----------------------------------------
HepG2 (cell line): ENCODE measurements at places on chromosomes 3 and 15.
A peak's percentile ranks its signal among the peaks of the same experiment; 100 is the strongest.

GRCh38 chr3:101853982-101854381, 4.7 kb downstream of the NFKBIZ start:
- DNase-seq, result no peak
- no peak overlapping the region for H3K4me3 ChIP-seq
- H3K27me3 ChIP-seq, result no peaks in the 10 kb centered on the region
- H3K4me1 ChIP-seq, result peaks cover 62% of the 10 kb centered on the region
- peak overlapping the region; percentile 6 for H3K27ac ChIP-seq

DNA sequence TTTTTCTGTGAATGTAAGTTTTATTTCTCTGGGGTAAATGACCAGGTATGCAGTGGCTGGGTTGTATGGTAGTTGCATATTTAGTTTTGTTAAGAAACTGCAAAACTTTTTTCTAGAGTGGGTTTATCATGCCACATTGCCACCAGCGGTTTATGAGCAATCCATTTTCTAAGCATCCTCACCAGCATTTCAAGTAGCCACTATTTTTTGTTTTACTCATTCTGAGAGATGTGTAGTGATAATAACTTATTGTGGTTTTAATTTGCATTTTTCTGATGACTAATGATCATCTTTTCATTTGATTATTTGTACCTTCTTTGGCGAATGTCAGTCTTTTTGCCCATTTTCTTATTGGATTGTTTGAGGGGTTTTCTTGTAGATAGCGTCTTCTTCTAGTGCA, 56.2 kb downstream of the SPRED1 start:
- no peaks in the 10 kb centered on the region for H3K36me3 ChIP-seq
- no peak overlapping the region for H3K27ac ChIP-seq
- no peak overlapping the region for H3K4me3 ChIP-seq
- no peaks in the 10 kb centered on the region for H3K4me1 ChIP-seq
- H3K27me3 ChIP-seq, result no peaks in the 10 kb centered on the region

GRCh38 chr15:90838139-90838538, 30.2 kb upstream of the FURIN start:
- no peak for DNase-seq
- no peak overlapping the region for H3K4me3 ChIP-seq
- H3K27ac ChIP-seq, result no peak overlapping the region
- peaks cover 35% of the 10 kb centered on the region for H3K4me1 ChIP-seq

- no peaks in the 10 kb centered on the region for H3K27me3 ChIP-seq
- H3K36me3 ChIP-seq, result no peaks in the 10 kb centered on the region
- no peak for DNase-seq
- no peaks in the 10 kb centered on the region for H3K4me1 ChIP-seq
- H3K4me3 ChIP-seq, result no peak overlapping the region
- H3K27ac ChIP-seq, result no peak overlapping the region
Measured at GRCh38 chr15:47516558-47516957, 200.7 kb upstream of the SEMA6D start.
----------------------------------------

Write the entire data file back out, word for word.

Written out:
HepG2 (cell line): ENCODE measurements at places on chromosomes 3 and 15.
A peak's percentile ranks its signal among the peaks of the same experiment; 100 is the strongest.

GRCh38 chr3:101853982-101854381, 4.7 kb downstream of the NFKBIZ start:
- DNase-seq, result no peak
- no peak overlapping the region for H3K4me3 ChIP-seq
- H3K27me3 ChIP-seq, result no peaks in the 10 kb centered on the region
- H3K4me1 ChIP-seq, result peaks cover 62% of the 10 kb centered on the region
- peak overlapping the region; percentile 6 for H3K27ac ChIP-seq

DNA sequence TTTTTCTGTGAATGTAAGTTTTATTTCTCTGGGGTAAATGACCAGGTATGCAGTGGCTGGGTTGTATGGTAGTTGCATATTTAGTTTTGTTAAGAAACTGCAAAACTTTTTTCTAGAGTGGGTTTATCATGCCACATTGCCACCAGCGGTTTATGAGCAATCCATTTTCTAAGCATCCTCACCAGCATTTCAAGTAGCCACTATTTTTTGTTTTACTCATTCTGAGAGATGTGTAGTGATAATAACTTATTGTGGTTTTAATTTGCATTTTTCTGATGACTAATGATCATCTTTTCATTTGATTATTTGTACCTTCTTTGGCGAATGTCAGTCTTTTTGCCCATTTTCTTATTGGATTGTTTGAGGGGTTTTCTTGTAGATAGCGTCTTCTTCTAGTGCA, 56.2 kb downstream of the SPRED1 start:
- no peaks in the 10 kb centered on the region for H3K36me3 ChIP-seq
- no peak overlapping the region for H3K27ac ChIP-seq
- no peak overlapping the region for H3K4me3 ChIP-seq
- no peaks in the 10 kb centered on the region for H3K4me1 ChIP-seq
- H3K27me3 ChIP-seq, result no peaks in the 10 kb centered on the region

GRCh38 chr15:90838139-90838538, 30.2 kb upstream of the FURIN start:
- no peak for DNase-seq
- no peak overlapping the region for H3K4me3 ChIP-seq
- H3K27ac ChIP-seq, result no peak overlapping the region
- peaks cover 35% of the 10 kb centered on the region for H3K4me1 ChIP-seq

- no peaks in the 10 kb centered on the region for H3K27me3 ChIP-seq
- H3K36me3 ChIP-seq, result no peaks in the 10 kb centered on the region
- no peak for DNase-seq
- no peaks in the 10 kb centered on the region for H3K4me1 ChIP-seq
- H3K4me3 ChIP-seq, result no peak overlapping the region
- H3K27ac ChIP-seq, result no peak overlapping the region
Measured at GRCh38 chr15:47516558-47516957, 200.7 kb upstream of the SEMA6D start.